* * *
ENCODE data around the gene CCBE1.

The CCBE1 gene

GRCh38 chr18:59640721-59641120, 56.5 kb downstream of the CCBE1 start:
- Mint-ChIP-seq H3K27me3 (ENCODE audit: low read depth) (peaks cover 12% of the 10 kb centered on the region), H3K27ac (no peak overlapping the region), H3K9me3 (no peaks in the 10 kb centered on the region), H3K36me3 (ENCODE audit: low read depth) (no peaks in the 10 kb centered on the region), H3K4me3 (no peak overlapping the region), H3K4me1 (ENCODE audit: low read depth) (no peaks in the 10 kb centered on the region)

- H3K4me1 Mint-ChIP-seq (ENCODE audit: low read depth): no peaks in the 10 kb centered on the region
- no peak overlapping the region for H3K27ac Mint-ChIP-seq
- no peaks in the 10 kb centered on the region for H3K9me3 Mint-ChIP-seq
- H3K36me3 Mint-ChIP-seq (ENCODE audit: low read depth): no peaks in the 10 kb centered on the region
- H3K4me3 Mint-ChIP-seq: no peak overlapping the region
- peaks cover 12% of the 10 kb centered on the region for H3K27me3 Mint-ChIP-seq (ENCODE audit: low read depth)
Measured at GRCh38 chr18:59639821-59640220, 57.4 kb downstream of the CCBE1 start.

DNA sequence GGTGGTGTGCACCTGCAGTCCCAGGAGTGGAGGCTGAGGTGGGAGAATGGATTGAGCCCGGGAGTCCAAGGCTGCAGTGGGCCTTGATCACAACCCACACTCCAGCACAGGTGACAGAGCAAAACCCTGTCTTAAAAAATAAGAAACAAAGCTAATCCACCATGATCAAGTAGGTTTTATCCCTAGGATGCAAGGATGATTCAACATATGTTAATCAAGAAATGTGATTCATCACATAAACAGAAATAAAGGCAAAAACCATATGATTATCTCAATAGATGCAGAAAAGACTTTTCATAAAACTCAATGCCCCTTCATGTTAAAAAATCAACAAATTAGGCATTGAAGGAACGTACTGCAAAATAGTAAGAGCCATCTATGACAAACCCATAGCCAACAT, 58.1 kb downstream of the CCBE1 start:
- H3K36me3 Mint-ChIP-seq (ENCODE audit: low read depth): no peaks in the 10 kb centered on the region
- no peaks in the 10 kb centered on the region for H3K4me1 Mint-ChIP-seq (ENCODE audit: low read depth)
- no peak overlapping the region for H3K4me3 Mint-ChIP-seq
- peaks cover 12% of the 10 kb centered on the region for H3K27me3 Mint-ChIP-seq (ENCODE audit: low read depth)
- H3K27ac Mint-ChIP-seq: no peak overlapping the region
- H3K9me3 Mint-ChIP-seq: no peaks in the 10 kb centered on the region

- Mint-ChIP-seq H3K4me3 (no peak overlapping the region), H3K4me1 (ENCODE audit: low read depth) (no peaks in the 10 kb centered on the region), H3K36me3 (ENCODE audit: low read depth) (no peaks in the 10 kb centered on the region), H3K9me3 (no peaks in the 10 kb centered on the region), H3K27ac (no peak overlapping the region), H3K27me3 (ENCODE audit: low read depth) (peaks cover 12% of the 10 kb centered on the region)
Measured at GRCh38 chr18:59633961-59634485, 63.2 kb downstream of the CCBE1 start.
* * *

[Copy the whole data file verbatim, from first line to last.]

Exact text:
ENCODE data around the gene CCBE1.

The CCBE1 gene

GRCh38 chr18:59640721-59641120, 56.5 kb downstream of the CCBE1 start:
- Mint-ChIP-seq H3K27me3 (ENCODE audit: low read depth) (peaks cover 12% of the 10 kb centered on the region), H3K27ac (no peak overlapping the region), H3K9me3 (no peaks in the 10 kb centered on the region), H3K36me3 (ENCODE audit: low read depth) (no peaks in the 10 kb centered on the region), H3K4me3 (no peak overlapping the region), H3K4me1 (ENCODE audit: low read depth) (no peaks in the 10 kb centered on the region)

- H3K4me1 Mint-ChIP-seq (ENCODE audit: low read depth): no peaks in the 10 kb centered on the region
- no peak overlapping the region for H3K27ac Mint-ChIP-seq
- no peaks in the 10 kb centered on the region for H3K9me3 Mint-ChIP-seq
- H3K36me3 Mint-ChIP-seq (ENCODE audit: low read depth): no peaks in the 10 kb centered on the region
- H3K4me3 Mint-ChIP-seq: no peak overlapping the region
- peaks cover 12% of the 10 kb centered on the region for H3K27me3 Mint-ChIP-seq (ENCODE audit: low read depth)
Measured at GRCh38 chr18:59639821-59640220, 57.4 kb downstream of the CCBE1 start.

DNA sequence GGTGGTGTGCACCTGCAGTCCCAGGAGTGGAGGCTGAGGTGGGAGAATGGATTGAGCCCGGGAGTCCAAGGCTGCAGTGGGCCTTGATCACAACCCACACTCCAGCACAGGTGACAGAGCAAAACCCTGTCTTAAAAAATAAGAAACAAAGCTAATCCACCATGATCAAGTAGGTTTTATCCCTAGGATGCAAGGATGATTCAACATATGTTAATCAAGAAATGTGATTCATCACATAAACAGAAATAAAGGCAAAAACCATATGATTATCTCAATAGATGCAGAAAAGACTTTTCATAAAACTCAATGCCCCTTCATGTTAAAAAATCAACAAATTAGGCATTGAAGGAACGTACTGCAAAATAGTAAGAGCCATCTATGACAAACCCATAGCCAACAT, 58.1 kb downstream of the CCBE1 start:
- H3K36me3 Mint-ChIP-seq (ENCODE audit: low read depth): no peaks in the 10 kb centered on the region
- no peaks in the 10 kb centered on the region for H3K4me1 Mint-ChIP-seq (ENCODE audit: low read depth)
- no peak overlapping the region for H3K4me3 Mint-ChIP-seq
- peaks cover 12% of the 10 kb centered on the region for H3K27me3 Mint-ChIP-seq (ENCODE audit: low read depth)
- H3K27ac Mint-ChIP-seq: no peak overlapping the region
- H3K9me3 Mint-ChIP-seq: no peaks in the 10 kb centered on the region

- Mint-ChIP-seq H3K4me3 (no peak overlapping the region), H3K4me1 (ENCODE audit: low read depth) (no peaks in the 10 kb centered on the region), H3K36me3 (ENCODE audit: low read depth) (no peaks in the 10 kb centered on the region), H3K9me3 (no peaks in the 10 kb centered on the region), H3K27ac (no peak overlapping the region), H3K27me3 (ENCODE audit: low read depth) (peaks cover 12% of the 10 kb centered on the region)
Measured at GRCh38 chr18:59633961-59634485, 63.2 kb downstream of the CCBE1 start.